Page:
The fight against female genital mutilation
[dropcap]In [/dropcap]November 2015 President Yahya Jammeh of Gambia announced his intention to outlaw the ancient practice of female genital mutilation and in December the government passed a bill criminalising the act.
Female genital mutilation (FGM) is the practice of cutting and/or removing parts of a women’s vagina for non-medical, often cultural, ethnic, or religious reasons. The small west African country of The Gambia has a high prevalence of FGM with some communities cutting up to 97% of their young girls. The majority of Gambians are Sunni Muslim and there has been an ongoing debate in the country’s media about the compatibility of FGM with Islam. The proponents of FGM are often conservative religious leaders and village elders who are challenged with an increasingly interconnected, Internet-savvy generation of young Gambians who are absorbing liberal ideas, either online or from the worldwide Gambian diaspora, and are questioning the legitimacy of the ancient practice. One such young Gambian-American, Jaha Dukureh, 26, has been campaigning to end FGM since the birth of her first daughter. Her campaigning has been instrumental in keeping the issue in the spotlight, regularly meeting with affected communities, organising events for journalists covering the story, and lobbying government officials.
I have been photographing the women affected by FGM in the UK and West Africa for nearly two years. Jaha is one of the most charismatic campaigners that I have been lucky enough to work with and her work in The Gambia has been very effective. She was the victim of the most severe form of FGM when she was a young girl, and has been vocally outspoken against it since she was a child. Since having her own daughter she has been campaigning in the US and Gambia for greater recognition of the practice.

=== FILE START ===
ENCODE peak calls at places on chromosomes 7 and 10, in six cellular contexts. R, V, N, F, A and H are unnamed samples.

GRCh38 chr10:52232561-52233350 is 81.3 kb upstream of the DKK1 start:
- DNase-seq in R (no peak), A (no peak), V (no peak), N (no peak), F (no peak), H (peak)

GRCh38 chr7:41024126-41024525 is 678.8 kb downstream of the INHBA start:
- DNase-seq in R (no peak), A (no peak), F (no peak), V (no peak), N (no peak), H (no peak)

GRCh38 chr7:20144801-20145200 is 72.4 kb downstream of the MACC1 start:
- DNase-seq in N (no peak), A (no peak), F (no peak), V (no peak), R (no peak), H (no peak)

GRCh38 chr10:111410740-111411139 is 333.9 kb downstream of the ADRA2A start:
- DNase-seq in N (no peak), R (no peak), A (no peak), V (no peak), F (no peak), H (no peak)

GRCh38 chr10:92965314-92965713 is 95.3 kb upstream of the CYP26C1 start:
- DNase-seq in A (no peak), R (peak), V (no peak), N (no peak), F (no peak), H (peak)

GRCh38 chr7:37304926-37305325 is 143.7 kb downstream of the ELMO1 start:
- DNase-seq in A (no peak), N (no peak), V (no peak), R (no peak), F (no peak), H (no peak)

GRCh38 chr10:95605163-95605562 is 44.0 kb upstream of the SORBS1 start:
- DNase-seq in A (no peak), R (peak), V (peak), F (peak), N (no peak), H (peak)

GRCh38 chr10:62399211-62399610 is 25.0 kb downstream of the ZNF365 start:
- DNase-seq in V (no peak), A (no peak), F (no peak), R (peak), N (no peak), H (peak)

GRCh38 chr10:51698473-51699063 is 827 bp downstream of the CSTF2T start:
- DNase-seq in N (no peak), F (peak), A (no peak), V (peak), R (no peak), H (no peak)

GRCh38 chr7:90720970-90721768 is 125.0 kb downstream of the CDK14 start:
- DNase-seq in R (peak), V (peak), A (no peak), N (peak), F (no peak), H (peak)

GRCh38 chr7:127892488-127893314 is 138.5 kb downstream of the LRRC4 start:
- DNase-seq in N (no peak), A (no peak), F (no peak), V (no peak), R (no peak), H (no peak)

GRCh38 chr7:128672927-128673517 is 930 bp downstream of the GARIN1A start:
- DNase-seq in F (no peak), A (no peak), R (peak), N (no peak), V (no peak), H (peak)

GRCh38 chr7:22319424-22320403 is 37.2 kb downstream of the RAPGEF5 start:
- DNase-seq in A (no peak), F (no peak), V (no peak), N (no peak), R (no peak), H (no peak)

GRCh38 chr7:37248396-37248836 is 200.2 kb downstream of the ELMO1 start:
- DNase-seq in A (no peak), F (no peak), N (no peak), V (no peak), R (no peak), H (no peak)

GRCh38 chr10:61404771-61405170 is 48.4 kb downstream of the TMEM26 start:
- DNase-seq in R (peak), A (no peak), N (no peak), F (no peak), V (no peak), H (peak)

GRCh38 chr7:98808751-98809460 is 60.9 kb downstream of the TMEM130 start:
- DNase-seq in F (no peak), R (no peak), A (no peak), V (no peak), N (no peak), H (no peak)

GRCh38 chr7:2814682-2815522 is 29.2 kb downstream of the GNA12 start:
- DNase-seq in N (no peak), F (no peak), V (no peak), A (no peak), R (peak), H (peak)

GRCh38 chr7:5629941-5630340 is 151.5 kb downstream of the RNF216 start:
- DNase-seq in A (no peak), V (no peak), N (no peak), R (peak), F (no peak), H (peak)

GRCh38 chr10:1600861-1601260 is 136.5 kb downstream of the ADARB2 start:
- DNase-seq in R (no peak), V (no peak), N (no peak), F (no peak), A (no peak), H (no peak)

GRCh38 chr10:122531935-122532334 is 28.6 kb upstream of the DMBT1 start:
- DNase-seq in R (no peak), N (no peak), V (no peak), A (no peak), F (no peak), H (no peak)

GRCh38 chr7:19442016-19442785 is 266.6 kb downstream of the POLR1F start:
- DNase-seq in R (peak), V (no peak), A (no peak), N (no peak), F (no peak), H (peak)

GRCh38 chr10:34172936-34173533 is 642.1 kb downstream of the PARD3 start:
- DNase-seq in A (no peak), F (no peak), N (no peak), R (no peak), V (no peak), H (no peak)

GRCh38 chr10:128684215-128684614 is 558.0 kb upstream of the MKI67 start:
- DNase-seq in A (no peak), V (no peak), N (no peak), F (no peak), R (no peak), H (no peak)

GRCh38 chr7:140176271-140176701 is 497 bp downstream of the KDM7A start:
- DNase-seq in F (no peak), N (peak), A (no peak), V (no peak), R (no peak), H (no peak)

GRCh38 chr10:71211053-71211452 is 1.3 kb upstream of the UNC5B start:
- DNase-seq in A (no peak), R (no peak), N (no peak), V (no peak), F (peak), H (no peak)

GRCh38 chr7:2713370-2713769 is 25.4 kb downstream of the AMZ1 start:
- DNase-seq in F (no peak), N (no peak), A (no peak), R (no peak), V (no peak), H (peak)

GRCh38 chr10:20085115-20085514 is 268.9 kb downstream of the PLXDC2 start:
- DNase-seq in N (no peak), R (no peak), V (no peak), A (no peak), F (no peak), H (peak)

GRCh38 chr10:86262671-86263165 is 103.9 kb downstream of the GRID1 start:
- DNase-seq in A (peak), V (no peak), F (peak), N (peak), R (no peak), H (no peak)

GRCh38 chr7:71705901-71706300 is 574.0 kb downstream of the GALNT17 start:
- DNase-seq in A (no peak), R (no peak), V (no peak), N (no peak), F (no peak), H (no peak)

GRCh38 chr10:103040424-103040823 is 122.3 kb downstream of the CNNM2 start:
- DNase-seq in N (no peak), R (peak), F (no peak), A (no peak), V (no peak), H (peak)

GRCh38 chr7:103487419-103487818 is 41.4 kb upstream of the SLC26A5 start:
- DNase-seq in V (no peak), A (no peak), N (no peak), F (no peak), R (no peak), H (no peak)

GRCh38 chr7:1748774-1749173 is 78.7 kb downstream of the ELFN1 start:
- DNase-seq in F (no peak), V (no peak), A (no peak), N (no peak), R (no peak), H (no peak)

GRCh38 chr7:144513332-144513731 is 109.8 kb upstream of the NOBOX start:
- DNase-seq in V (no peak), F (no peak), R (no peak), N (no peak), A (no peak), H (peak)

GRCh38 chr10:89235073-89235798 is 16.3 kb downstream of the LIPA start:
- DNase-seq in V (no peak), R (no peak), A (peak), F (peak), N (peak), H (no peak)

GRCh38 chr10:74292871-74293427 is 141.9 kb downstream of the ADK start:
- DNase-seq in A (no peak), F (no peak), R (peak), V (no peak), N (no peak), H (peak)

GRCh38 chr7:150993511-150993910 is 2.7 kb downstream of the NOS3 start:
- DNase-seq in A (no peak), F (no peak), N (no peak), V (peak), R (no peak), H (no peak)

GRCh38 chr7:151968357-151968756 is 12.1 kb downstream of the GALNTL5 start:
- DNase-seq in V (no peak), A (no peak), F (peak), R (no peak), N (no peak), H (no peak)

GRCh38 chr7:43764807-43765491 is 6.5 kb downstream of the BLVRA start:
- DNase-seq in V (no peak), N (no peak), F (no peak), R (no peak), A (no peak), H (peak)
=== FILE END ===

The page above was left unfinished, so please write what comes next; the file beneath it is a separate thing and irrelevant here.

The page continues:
Still, no one thought that with an election to fight in 2016 the Gambian president would make any strong commitments to banning FGM, there was just too much support for the practice in rural parts of the country. There was an incredible atmosphere in the tiny nation when the announcement came. Activists had been working towards this for years, for some cases their whole lives. I was privileged to be there to photograph the moment. But there was also a strong sense that, really, the work had now just begun. Announcing a law is one thing, implementing it is quite another. There is a tremendous amount still to be done to teach the terrible effects on young women that the practice has to the communities that still carry it out. But there exists are huge number of people willing to take that work on, and they have hope on their side.
Jaha Dukureh, 26, is an FGM survivor, campaigner and mother. Born in Gambissara, she was sent to America at 14. She has returned to confront the women of Gambissara on the issue of FGM, and to meet the woman who cut her.
Makumba Jankha is chief circumciser for Gambissara and cut Jaha’s sister who died of complications from the procedure. The same fate befell Makumba’s daughter, whom she cut herself. Still, she says she will never stop cutting girls, demonstrating how deeply ingrained FGM is in the conservative communities of The Gambia.